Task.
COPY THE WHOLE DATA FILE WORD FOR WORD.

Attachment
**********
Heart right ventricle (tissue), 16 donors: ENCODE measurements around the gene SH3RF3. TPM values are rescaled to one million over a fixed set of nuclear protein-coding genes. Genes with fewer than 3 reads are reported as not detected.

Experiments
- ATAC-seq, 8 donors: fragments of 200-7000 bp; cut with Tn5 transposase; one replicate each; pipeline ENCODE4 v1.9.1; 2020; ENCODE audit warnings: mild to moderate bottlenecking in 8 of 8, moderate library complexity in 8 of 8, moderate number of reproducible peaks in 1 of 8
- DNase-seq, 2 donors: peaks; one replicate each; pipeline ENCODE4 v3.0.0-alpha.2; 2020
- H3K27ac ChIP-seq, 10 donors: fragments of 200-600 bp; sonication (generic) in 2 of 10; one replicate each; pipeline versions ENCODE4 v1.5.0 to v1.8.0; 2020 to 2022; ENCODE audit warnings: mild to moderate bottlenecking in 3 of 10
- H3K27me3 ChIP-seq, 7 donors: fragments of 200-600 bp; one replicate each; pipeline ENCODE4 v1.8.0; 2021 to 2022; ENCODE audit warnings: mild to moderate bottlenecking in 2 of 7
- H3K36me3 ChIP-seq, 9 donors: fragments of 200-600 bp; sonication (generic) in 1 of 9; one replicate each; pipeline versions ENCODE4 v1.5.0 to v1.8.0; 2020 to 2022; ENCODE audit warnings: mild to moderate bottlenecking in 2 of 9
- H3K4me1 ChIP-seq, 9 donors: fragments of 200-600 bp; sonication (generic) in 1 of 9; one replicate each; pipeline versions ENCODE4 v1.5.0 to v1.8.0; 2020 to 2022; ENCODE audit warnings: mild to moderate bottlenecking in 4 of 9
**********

Heart right ventricle (tissue), 16 donors: ENCODE measurements around the gene SH3RF3. TPM values are rescaled to one million over a fixed set of nuclear protein-coding genes. Genes with fewer than 3 reads are reported as not detected.

Experiments
- ATAC-seq, 8 donors: fragments of 200-7000 bp; cut with Tn5 transposase; one replicate each; pipeline ENCODE4 v1.9.1; 2020; ENCODE audit warnings: mild to moderate bottlenecking in 8 of 8, moderate library complexity in 8 of 8, moderate number of reproducible peaks in 1 of 8
- DNase-seq, 2 donors: peaks; one replicate each; pipeline ENCODE4 v3.0.0-alpha.2; 2020
- H3K27ac ChIP-seq, 10 donors: fragments of 200-600 bp; sonication (generic) in 2 of 10; one replicate each; pipeline versions ENCODE4 v1.5.0 to v1.8.0; 2020 to 2022; ENCODE audit warnings: mild to moderate bottlenecking in 3 of 10
- H3K27me3 ChIP-seq, 7 donors: fragments of 200-600 bp; one replicate each; pipeline ENCODE4 v1.8.0; 2021 to 2022; ENCODE audit warnings: mild to moderate bottlenecking in 2 of 7
- H3K36me3 ChIP-seq, 9 donors: fragments of 200-600 bp; sonication (generic) in 1 of 9; one replicate each; pipeline versions ENCODE4 v1.5.0 to v1.8.0; 2020 to 2022; ENCODE audit warnings: mild to moderate bottlenecking in 2 of 9
- H3K4me1 ChIP-seq, 9 donors: fragments of 200-600 bp; sonication (generic) in 1 of 9; one replicate each; pipeline versions ENCODE4 v1.5.0 to v1.8.0; 2020 to 2022; ENCODE audit warnings: mild to moderate bottlenecking in 4 of 9